Removal of Director by Members under Companies Act 2006

Removal-Director-by-Members-Companies-Act-2006

 Removal of Director by Members under Companies Act 2006


The members of a company have a statutory power to remove a director from office at any time by passing an ordinary resolution for that purpose (section 168(1) CA 2006). That section also provides that the members’ right of removal applies notwithstanding the terms of any contractual or other agreement between the director and the company, meaning that the power is exercisable with respect to executive directors with contracts of employment with the company as it is to any other type of director.

The law affords certain rights to a director whom the members, or some of them, wish to remove. Firstly, the resolution needs to be considered at a general meeting of the company, meaning that removal cannot be effected by means of a process of correspondence. Secondly, ‘special notice’ must be given of the intention to table the resolution: this means that 28 days notice of the meeting must be given to the company. Thirdly, the director has the right under section 169 CA 2006 to protest against the proposal to remove him or her. The director has the right to speak to the resolution when it is tabled at the meeting and is entitled to require the company to circulate to the company’s members, in advance of the meeting, any written representations (provided they are of a ‘reasonable length’) that he or she prepares concerning the resolution. If the representations are not sent out as required, the director can insist that they are read out at the meeting.

A company which is presented with a request that it circulate representations in these circumstances may, however, apply to the court for a determination that the director’s rights under section 169 are being ‘abused’. If the court is satisfied that this is the case, the company will not be bound to circulate the representations and the court may even make the director liable to pay part or all of the company’s legal costs. Even where the company succeeds in such an application, though, this will not affect the director’s right to be heard on the resolution at the meeting.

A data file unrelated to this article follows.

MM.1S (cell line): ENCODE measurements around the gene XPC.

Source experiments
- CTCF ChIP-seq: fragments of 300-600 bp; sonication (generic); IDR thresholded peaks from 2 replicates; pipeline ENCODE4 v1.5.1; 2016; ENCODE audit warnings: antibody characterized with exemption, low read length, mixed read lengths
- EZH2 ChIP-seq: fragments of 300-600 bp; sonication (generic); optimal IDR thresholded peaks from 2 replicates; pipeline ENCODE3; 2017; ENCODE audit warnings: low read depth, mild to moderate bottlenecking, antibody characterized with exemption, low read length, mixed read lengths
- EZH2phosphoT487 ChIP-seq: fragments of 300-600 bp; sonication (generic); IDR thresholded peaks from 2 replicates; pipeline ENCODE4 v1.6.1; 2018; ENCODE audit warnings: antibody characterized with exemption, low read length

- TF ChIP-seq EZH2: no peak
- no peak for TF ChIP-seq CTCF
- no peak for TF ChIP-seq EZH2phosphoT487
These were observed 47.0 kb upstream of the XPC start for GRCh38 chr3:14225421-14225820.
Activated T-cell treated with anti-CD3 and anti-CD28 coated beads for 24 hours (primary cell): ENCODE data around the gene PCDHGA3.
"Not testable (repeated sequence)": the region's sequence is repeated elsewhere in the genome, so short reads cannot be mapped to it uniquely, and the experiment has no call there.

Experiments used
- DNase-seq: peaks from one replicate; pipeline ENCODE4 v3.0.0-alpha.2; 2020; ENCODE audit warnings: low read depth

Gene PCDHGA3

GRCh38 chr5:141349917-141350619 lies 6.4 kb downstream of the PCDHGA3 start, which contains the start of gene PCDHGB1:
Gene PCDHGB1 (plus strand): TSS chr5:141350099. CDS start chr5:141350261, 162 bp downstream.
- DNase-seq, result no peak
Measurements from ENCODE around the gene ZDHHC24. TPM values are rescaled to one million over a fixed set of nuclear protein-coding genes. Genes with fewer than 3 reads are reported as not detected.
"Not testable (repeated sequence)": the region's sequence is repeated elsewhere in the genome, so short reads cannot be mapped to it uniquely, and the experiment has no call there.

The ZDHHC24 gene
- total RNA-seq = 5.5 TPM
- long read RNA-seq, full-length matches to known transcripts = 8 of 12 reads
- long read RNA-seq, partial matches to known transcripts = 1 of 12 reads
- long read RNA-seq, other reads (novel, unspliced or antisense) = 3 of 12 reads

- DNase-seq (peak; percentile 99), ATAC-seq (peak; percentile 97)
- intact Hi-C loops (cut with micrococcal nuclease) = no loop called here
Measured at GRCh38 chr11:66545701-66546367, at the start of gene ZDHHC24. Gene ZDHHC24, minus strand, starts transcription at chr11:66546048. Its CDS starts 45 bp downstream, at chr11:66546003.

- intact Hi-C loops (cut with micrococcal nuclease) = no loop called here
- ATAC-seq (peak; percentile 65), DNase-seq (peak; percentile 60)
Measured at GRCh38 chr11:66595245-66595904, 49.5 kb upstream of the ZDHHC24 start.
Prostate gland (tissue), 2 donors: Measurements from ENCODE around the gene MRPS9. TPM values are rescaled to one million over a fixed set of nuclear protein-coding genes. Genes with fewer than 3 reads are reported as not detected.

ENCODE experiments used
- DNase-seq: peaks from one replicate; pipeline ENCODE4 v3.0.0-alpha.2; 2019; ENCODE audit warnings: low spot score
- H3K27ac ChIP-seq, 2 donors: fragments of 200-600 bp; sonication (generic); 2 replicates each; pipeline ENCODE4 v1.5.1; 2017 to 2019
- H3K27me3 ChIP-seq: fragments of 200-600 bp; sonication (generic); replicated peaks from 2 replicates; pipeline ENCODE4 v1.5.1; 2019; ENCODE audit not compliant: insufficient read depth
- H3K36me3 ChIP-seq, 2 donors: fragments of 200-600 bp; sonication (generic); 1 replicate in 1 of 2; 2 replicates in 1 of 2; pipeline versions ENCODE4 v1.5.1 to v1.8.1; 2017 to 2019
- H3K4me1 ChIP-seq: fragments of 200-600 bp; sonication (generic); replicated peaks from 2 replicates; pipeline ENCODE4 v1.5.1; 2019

While section 168 appears to be quite a straightforward route for removing a director, in practice it may not always be an easy thing for ordinary members to achieve. For one thing, a company which is presented with the special notice required by the Act is not actually obliged to convene the necessary meeting to consider the resolution (Pedley v Inland Waterways Association Ltd [1977] 1 All ER 209). This means that the members who wish to remove a director may be required, additionally, to muster sufficient support – that is, members representing 10% of the company’s paid-up share capital or (in the case of a company without share capital) 10% of its membership – to require the company’s directors to convene a general meeting under section 303 CA 2006. Alternatively, in the case of a public company (which is required by law to hold an AGM), the members may opt to oblige the company to table the resolution at a forthcoming AGM, in which case the threshold of support they will need to muster in order to require the inclusion of the resolution on the agenda will be 5% of the total voting rights in the company or at least 100 members with voting rights who have paid up an average of at least £100 each on their holdings (section 338 CA 2006).
While the members may have power under section 168 to remove a director from office, this could prove an expensive matter for the company where the director has a contract with the company entitling him or her to compensation or damages for dismissal during the period of the contract.
Previous
Next Post »